After nearly four and half hours of football that included 100 points on the dot and 1,334-yards of offense, it was almost comical that the game would finally be clinched by a defensive play. Before you start thinking about that final interception by Jon Holland that had Oklahoma State rolling around all over the field and their bench area and Les Miles slapping his quarterback Josh Fields so hard on the rump it must have hurt -- what about the play before it? With a slight apology to Holland on the play before, Cowboy defensive end Antonio "Scooby" Smith, again turned defensive tackle this week, fought off a Texas Tech offensive lineman to burst through and chase Red Raiders' quarterback B.J. Symons some 30 yards downfield. The officials marked it as a 15-yard sack from the O-State 45 to the Texas Tech 40, but it was enough to throw Symons into a desparation situation and lead to the clinching interception. How about a little credit for the big guys?
"Ultimately, our defense comes out there in the end and Antonio gets the great sack, Jon Holland gets the interception, and then it was victory formation and that is what we want to do," said head coach Les Miles.
There were so many heroes on both sides in this game. The Cowboys Tatum Bell rushes for 238-yards and three touchdowns on 28 carries. Wide receiver Rashaun Woods caught six passes for 147 yards, and together the Woods recievers had 217-yards receiving with redshirt freshman D'Juan Woods catching three passes for 70 yards. Quarterback Josh Fields hit on 18-of-29 passing for 320 yards and a touchdown, and he had 31 yards rushing. Gabe Lindsay caught a big pass and took a big lick on it. Seymore Shaw had 74 yards rushing including a 53-yard touchdown. Tight end Charlie Johnson caught a touchdown pass, and true freshman Tommy Devereaux scored his first collegiate touchdown on a 14-yard reverse. Luke Phillips kicked three field goals. All worthy heroes, but none of them would have had their highlights without the big men in the trenches.
The game lasted four hours and 20 minutes. Now think of trying to block and and fight off blocks for that long. Without the adrenaline from the joy of winning in the final seconds, those linemen on both sides of the ball for the Cowboys may have had to be loaded up and carted back to the locker room.
"Man, that was a long game," said offensive right guard Sam Mayes. "In the third quarter Corey Hilliard looked at me and said,'Can you believe we have another whole quarter to play?'"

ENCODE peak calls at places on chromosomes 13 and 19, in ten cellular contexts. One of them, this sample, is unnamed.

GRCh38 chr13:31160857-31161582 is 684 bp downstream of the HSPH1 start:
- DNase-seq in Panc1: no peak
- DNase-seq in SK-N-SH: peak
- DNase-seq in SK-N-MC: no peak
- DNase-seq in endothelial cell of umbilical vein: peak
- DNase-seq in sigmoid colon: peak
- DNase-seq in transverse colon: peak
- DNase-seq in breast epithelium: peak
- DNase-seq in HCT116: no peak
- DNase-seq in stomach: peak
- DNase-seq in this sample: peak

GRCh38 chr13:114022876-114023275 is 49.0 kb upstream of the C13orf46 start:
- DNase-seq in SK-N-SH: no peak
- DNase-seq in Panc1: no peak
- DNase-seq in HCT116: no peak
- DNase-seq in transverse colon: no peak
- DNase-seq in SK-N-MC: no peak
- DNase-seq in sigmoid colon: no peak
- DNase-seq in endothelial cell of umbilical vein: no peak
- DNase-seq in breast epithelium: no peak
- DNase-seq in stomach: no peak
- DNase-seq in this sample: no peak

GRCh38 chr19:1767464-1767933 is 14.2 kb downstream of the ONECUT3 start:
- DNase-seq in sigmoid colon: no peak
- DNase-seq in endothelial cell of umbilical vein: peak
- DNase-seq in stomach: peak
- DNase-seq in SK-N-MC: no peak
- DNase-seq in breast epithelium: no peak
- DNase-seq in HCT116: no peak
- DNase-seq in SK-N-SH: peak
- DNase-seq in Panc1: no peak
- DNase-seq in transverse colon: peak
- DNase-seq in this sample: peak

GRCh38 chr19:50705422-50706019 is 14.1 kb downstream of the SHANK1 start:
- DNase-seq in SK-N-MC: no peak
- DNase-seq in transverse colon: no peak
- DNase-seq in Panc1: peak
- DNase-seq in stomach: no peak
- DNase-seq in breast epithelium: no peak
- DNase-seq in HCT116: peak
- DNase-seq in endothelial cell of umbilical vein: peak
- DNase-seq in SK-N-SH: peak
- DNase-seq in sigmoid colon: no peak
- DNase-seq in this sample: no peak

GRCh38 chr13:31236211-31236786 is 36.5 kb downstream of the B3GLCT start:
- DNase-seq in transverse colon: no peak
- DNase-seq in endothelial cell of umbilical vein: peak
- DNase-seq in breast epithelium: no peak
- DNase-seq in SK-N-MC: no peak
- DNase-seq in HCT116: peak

Mayes and his crew that included center Ben Buie, left guards Chris Akin and Corey Curtis, left tackle Doug Koenig, and freshman right tackle Corey Hilliard did excellent work in blocking for 352 yards rushing and 321 yards passing. The first thing Bell did after the game was give the big guys a lot of credit for his efforts.
"I want to give all the credit to the offensive line," said Bell of his 238 yards, three touchdowns, and 8.5 yards per carry average. "They opened up some huge holes and it was easy at times with the job they were doing."
The holes were blown wide open on numerous ocassions. It was a proud afternoon to be an offensive linemen.
"We did a pretty good job of pushing them around," said center Ben Buie. "They were playing hard, but I really think we had an advantage up front, which is what made that goal line situation late in the game so frustrating. That is one we would like to have back to do over again," added Buie of a fourth quarter goal line stand staged by Texas Tech.
"Call the right plays, get the right blocks, and a hold here or two and see what happens," joked Mayes of exploding the big run plays in the game. "It's just football, men out there beating each other up, and see who wins,"
Late in the game when Sam Mayes went down temporarily after being shaken up, head athletic trainer Terry Noonan joked that he told Mayes there was no way he was helping him off the field, all 350 pounds of him.
"I just got shaken up," said Mayes. "They ran about four or five guys at the middle of our field goal formation and it seemed like they all landed on me. At that point, I had played so long that I wasn't going to give in until this thing was over."
Buie got his ticket to the sideline for a couple of plays in the first quarter.
"I lost my helmet and then got kneed in the back of the head," said Buie. "I was in la-la land for a minute, but I just needed to shake things up a little bit and then I was back at it."
The holes were huge, but so were the rewards. Nobody took more pride in this win than the offensive line. There was even a new gizmo waiting on the sidelines for the linemen to help them revive. It's called a chiller cap. The liquid filled head hugging cap is really cold and seemed to cool down Mayes and Hilliard just fine.
"That thing really cools you down fast," said Mayes. "It really feels good."
Buie said of Mayes chiller cap habit: "I told Sam it was 70 degrees or so during the game, and that he didn't need that chiller cap, but heck, if the big guy wants it, so be it."
The biggest reward was the 51-49 win over the Red Raiders, but that win wouldn't have come without the aid of one huge sack near the end, along with the season-high five sacks the Cowboys pinned on Texas Tech. Going into the game the Red Raiders had been sacked only 12 times in six games. Each of the OSU sacks were huge as three in the third quarter caused Texas Tech to turn over the ball on downs. Imagine if they had scored there, the Cowboys would have really been in bad shape at the end. Two of the sacks belonged to veteran defensive end Greg Richmond. Richmond was so charged after the sack on fourth down that he ran off the field over to the edge of the OSU bench and celebrated with the fans in the lower seats in Boone Pickens Stadium.